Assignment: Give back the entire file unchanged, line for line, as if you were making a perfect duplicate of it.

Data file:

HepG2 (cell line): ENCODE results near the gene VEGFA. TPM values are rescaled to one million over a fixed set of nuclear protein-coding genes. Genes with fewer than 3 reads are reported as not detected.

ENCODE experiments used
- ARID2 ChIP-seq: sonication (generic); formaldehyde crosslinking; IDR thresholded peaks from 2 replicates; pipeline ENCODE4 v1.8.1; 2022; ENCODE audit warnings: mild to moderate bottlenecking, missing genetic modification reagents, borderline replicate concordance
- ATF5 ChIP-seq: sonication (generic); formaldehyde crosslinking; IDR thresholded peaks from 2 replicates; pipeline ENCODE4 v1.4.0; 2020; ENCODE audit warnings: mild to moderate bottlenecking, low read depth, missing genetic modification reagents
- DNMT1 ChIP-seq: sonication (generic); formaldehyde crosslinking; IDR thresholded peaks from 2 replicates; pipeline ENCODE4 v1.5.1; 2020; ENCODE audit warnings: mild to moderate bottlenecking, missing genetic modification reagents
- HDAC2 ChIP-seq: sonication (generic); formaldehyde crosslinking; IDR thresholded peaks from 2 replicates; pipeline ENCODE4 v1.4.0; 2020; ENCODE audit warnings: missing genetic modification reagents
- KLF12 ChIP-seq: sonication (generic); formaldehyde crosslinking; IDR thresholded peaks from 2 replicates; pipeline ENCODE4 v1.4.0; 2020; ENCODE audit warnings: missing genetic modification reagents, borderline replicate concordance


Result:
HepG2 (cell line): ENCODE results near the gene VEGFA. TPM values are rescaled to one million over a fixed set of nuclear protein-coding genes. Genes with fewer than 3 reads are reported as not detected.

ENCODE experiments used
- ARID2 ChIP-seq: sonication (generic); formaldehyde crosslinking; IDR thresholded peaks from 2 replicates; pipeline ENCODE4 v1.8.1; 2022; ENCODE audit warnings: mild to moderate bottlenecking, missing genetic modification reagents, borderline replicate concordance
- ATF5 ChIP-seq: sonication (generic); formaldehyde crosslinking; IDR thresholded peaks from 2 replicates; pipeline ENCODE4 v1.4.0; 2020; ENCODE audit warnings: mild to moderate bottlenecking, low read depth, missing genetic modification reagents
- DNMT1 ChIP-seq: sonication (generic); formaldehyde crosslinking; IDR thresholded peaks from 2 replicates; pipeline ENCODE4 v1.5.1; 2020; ENCODE audit warnings: mild to moderate bottlenecking, missing genetic modification reagents
- HDAC2 ChIP-seq: sonication (generic); formaldehyde crosslinking; IDR thresholded peaks from 2 replicates; pipeline ENCODE4 v1.4.0; 2020; ENCODE audit warnings: missing genetic modification reagents
- KLF12 ChIP-seq: sonication (generic); formaldehyde crosslinking; IDR thresholded peaks from 2 replicates; pipeline ENCODE4 v1.4.0; 2020; ENCODE audit warnings: missing genetic modification reagents, borderline replicate concordance